Potential Impacts of Repealing Obamacare without Replacement Plan
DENVER – With an incoming Trump administration and majorities in Congress, the Republican Party is poised to finally make good on its promise to repeal the Affordable Care Act.
Researchers at the Urban Institute wanted to know what could happen if Congress partially repeals the ACA under a process known as “reconciliation," which Republicans tried to do last January.
The Institute found a number of probable impacts. Erin Miller, a vice president with Colorado Children's Campaign, lists a few.
"Repealing the Affordable Care Act without a replacement plan will create chaos in our health care system, blow a hole in our state budget, and leave an additional 600,000 Coloradans without health insurance," she points out.
Nearly 30 million Americans could lose coverage – 82 percent from working families, according to the Institute.
Federal health care spending would drop by $109 billion in 2019 and by $1.3 trillion over the next decade.
GOP leaders have long said they plan to repeal and replace Obamacare with a system that could include flexible grants to states.
Joan Alker, executive director of the Georgetown University Center for Children and Families, notes due to the ACA, 95 percent of children in the U.S. have health insurance.
"But now, Congress is poised to take a U-turn and taking away affordable coverage options, which would actually double the number of uninsured kids,” she states.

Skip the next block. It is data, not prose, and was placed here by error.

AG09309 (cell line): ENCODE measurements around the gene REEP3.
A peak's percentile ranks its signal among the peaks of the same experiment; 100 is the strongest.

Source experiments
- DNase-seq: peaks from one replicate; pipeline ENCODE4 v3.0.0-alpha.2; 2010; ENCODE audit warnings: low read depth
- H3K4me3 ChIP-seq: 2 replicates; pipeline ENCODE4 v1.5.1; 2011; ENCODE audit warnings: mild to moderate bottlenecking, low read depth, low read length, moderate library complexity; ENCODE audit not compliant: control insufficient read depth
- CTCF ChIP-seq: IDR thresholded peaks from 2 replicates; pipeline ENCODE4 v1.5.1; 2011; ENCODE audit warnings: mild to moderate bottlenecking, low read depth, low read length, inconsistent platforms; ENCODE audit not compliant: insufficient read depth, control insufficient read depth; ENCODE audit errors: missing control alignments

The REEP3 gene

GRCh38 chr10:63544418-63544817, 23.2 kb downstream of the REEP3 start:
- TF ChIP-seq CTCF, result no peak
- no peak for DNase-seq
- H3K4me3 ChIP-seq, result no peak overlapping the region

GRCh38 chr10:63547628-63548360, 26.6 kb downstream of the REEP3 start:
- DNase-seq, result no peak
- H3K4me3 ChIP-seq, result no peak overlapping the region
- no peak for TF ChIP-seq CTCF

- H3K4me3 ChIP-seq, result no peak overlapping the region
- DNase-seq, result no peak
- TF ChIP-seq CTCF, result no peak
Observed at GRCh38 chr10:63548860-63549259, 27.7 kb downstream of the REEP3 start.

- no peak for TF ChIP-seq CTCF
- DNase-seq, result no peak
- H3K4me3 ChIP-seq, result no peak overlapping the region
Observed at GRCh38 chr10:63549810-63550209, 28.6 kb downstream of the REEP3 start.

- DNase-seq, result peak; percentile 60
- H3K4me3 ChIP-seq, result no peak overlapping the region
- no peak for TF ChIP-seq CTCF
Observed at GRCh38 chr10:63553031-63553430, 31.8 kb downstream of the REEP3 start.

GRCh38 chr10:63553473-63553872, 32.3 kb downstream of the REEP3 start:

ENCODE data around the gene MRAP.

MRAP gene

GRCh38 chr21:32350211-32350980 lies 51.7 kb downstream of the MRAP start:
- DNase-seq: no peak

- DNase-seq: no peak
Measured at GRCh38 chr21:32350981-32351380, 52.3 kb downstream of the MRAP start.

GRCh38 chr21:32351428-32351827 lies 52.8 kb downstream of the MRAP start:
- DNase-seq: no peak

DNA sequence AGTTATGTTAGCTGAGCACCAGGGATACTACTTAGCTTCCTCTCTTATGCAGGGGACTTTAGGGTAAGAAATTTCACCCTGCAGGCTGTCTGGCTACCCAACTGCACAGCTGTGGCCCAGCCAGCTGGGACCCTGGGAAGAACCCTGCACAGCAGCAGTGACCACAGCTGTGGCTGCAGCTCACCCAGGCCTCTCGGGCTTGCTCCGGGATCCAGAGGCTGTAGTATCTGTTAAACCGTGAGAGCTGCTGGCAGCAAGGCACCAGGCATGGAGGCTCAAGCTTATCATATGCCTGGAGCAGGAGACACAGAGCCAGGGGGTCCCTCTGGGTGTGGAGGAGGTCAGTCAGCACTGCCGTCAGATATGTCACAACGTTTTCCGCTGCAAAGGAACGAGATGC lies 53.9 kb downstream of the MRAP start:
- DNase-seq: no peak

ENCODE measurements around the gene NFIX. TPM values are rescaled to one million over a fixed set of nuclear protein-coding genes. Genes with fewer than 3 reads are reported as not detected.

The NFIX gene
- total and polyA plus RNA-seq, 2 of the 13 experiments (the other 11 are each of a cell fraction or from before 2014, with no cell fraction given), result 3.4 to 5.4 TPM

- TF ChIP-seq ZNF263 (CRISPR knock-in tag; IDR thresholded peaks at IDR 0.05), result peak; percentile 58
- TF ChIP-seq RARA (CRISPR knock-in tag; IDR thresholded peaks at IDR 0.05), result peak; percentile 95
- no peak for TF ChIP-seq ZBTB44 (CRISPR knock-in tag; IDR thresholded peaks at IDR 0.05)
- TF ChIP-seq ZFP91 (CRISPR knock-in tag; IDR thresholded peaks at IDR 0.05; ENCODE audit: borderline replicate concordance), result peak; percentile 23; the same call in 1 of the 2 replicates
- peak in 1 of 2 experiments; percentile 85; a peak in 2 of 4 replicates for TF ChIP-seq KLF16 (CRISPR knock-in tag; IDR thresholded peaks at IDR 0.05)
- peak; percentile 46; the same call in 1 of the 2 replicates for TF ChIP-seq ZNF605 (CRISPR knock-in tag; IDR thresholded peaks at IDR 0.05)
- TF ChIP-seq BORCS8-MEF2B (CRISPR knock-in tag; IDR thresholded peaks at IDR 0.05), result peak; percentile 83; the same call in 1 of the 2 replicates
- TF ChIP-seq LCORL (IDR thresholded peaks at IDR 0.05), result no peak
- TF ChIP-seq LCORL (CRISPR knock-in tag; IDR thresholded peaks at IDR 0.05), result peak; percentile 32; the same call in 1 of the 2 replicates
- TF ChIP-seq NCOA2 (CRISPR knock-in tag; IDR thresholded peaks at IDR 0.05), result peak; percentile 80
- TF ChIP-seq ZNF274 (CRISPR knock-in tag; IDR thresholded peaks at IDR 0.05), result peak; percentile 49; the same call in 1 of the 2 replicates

If Congress approves a bill similar to one vetoed by President Barack Obama last January, Miller says health care providers, and state taxpayers, would also be hit with the costs of uncompensated care, when patients without coverage can't pay their bills.
"If your neighbor goes to the hospital and can't pay, and they go into bankruptcy over that bill, when you go to the hospital next time, your costs are going to be higher,” she explains. “It's really important to have this safety net so that everyone can have health insurance coverage."
The report says reconciliation could eliminate Medicaid expansion, financial assistance for coverage, and individual and employer mandates.
The move would not affect other reforms, including prohibiting insurers from denying coverage due to preexisting conditions.